papua new guinea volunteer rifles - pngvr
Papua New Guinea Volunteer Rifles
Per Angusta Ad Augusta
Through Trails to Triumph
Although the formation of the unit was mooted earlier, PNGVR was not activated until 17 March 1951, when, under LTCOL N.P. Maddern, the first recruits were enlisted. These were mostly Australians, who had served in WW2.
The role of PNGVR was to maintain sub-units capable of providing information and advice on topography, native customs and personalities; guides and interpreters and assistance in the organisation and training of indigenous and irregular forces, if required.
The first CO was LTCOL N. R. McLeod who had returned to Australia prior to the activation and by the end of 1951 there were detachments at Port Moresby, Lae and Rabaul. The Honorary Colonel of the Regiment then was the Administrator, COL J. K. Murray. Eventually other detachments were raised in Wau, Samarai, Madang, Wewak, Goroka, Mt Hagen, Banz and Kainantu. A platoon was raised in April 1970 at the University of Papua New Guinea.
By January 1963, PNGVR was a 200 strong all Australian force mainly of European background. It was not until 1964 that the strength became 400 when the unit became a multi-racial unit with the enlistment of Papua New Guineans and others. When PNGVR was disbanded on 1 December 1973, 80% of its members were Papua New Guineans.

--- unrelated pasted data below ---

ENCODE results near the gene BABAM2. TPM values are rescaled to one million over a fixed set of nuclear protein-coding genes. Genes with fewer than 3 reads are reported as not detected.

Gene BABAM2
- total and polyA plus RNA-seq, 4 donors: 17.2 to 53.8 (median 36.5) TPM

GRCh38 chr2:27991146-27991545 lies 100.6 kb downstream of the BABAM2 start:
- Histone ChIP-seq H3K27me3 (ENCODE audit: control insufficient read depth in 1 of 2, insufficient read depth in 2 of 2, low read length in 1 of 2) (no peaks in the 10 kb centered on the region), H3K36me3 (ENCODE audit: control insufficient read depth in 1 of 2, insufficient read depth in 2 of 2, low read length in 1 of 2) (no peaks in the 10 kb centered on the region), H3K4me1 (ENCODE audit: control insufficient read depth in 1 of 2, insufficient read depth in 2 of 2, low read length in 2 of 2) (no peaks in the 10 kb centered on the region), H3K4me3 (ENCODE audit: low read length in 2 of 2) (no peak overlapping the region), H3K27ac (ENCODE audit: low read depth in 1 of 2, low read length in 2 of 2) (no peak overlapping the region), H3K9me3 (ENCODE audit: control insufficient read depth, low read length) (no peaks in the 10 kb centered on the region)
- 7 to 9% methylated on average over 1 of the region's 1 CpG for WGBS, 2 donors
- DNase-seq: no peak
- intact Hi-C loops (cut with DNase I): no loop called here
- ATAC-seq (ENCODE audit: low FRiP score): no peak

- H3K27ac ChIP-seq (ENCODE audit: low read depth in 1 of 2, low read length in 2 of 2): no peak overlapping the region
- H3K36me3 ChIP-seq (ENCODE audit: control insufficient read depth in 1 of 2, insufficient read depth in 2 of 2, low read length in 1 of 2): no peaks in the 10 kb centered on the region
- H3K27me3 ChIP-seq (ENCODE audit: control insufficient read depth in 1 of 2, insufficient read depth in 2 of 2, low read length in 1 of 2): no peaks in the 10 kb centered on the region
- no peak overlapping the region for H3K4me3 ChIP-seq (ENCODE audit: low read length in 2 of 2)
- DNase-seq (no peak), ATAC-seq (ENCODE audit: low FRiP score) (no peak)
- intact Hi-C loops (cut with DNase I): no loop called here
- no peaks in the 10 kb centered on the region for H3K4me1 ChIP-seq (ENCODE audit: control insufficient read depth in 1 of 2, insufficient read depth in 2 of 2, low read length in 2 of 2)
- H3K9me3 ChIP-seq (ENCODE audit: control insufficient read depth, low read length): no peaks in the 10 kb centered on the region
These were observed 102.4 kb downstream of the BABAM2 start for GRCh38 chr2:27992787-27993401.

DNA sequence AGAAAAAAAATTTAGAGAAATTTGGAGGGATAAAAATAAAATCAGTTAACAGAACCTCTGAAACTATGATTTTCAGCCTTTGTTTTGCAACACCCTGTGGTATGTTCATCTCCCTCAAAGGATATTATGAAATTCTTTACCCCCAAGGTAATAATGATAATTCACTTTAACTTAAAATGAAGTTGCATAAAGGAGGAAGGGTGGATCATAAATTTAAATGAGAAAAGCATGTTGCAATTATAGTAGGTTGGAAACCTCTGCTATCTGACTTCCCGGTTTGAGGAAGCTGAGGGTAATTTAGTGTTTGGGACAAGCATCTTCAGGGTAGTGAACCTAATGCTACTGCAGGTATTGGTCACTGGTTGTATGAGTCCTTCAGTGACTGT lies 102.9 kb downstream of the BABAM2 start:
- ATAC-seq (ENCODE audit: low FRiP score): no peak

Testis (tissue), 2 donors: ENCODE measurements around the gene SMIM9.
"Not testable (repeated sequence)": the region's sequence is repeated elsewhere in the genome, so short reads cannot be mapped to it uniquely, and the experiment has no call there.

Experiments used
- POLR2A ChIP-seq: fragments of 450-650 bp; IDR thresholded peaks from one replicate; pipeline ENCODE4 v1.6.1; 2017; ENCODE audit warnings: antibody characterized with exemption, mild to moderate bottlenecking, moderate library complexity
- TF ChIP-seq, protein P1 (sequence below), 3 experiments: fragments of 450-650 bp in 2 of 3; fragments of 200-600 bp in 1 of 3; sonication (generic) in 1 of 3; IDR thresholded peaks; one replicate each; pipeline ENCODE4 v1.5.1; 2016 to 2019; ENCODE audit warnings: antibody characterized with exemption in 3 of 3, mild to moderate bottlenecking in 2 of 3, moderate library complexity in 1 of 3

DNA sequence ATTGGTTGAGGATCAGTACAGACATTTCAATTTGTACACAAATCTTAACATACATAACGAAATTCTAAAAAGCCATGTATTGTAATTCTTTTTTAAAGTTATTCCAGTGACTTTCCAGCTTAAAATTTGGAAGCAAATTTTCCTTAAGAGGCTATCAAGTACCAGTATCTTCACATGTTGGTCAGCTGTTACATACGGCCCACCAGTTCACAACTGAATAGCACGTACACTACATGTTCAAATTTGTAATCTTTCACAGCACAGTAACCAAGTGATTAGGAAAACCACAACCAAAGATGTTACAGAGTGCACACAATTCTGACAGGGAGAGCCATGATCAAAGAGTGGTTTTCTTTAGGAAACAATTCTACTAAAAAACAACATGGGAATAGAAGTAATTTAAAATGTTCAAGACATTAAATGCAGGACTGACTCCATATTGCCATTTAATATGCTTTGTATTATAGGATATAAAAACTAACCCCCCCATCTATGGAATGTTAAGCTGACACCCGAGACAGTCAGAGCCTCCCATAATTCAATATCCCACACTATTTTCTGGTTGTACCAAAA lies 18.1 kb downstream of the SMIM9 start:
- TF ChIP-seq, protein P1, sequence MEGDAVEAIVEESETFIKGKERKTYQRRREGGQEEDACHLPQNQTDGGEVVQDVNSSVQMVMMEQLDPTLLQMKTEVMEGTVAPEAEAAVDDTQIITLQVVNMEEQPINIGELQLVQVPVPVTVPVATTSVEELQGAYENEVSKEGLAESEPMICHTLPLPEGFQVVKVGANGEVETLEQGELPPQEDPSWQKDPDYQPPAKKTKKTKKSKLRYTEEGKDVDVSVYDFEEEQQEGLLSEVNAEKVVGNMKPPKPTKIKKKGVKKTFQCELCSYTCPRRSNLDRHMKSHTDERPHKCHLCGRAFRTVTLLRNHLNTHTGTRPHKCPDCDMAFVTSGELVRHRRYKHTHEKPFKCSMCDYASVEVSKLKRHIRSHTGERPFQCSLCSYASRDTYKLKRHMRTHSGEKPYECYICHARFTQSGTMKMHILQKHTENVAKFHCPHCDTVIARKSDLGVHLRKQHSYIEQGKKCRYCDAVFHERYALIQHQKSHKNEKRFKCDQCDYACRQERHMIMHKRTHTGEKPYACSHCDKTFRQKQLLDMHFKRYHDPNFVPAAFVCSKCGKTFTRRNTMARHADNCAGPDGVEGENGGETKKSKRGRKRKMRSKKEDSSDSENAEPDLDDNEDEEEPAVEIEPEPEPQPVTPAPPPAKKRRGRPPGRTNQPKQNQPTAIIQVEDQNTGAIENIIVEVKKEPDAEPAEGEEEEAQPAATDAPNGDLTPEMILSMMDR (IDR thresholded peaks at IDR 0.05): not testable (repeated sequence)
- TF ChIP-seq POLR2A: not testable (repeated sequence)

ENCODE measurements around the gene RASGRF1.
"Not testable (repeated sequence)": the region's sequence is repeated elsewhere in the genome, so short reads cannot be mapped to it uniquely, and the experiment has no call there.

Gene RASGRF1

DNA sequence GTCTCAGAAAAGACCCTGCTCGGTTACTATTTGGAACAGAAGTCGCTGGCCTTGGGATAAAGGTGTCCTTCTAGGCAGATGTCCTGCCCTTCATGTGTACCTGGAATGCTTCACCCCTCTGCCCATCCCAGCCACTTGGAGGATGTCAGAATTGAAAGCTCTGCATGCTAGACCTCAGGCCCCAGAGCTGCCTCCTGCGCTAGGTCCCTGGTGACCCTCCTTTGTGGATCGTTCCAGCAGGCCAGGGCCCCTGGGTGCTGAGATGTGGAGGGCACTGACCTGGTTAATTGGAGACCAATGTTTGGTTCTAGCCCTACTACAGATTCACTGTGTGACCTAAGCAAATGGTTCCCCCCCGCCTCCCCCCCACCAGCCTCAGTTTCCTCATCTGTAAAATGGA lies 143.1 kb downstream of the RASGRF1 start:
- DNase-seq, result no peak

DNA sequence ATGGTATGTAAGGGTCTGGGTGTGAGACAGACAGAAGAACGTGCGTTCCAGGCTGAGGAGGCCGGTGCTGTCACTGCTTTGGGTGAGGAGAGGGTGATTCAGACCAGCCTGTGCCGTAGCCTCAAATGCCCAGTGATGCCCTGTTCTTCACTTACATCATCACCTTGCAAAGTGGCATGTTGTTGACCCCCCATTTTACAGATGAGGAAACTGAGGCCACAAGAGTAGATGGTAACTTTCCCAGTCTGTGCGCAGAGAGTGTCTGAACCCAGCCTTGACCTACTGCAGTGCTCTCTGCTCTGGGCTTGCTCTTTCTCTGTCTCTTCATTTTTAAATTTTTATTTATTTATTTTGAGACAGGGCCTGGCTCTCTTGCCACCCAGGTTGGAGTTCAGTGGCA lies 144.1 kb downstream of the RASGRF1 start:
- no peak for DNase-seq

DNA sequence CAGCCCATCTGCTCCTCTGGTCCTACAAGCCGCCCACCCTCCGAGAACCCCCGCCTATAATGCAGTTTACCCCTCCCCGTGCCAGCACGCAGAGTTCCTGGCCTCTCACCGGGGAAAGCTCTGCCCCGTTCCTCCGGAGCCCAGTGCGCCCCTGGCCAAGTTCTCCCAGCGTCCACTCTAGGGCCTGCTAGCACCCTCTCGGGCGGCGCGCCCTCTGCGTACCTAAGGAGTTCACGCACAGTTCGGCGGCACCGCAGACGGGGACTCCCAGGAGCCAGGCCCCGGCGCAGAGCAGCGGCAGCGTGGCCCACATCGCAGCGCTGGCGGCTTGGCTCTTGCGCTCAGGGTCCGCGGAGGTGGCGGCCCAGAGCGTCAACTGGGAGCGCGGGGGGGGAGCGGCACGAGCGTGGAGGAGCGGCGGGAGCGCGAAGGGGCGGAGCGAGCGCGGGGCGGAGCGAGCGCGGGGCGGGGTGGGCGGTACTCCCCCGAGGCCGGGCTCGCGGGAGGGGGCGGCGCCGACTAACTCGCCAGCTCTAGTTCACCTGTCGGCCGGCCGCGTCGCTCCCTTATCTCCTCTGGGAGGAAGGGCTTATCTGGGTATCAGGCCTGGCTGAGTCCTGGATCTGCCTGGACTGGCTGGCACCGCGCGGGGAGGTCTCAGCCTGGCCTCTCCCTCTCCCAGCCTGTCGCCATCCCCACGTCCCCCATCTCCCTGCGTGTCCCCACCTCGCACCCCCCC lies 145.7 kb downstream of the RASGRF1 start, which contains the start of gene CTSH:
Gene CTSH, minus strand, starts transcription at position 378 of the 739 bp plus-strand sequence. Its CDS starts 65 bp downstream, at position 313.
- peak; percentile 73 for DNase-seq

As part of the training program, a two week annual camp was held, initially at Goldie River, then after integration in
1964, at Mt Ambra near Mt Hagen, and in later years near Lae. In 1962, PNGVR was presented with NGVR’s WW2 battle honours, Rabaul, Wau and South West Pacific. On 17 May 1969, the Administrator D O Hay presented the Queen’s and Regimental Colours to PNGVR at Igam Barracks, Lae. 2LT Pascal Idok of the UPNG platoon became the first Papua New Guinean to be commissioned in PNGVR in July 1971.
PNGVR’s last annual camp was held in August 1973 at Finschhafen when 350 soldiers from Port Moresby, Lae, Rabaul, Goroka, Banz, Mt Hagen, Madang and Wewak attended. On 1 December 1973, PNGVR was disbanded. Its
colours were laid up at the Australian War Memorial on Anzac Day, 1974.
PNGVR was an Australian CMF unit always commanded by a regular army officer. There were 13 commanding officers from 1950 to 1973. NGVR and PNGVR were the only Australian volunteer army reserve units which were formed, served and disbanded overseas. They were at all times in the Australian Army Order of Battle, that is, they were front line units and were on continuous overseas service.
The full history of PNGVR is told in the book "PNGVR A History 1951-1973" by MAJ Bob Harvey-Hall ED. RFD". See Suggested Reading.
The difficulties experienced during the formation of PNGVR is told from the initial Commanding Officr's viewpoint in the Association Newsletter "HARIM TOK TOK" volumes 60 - 65.
There is a chapter about PNGVR in James Sinclair's book "To Find a Path", Volume 2.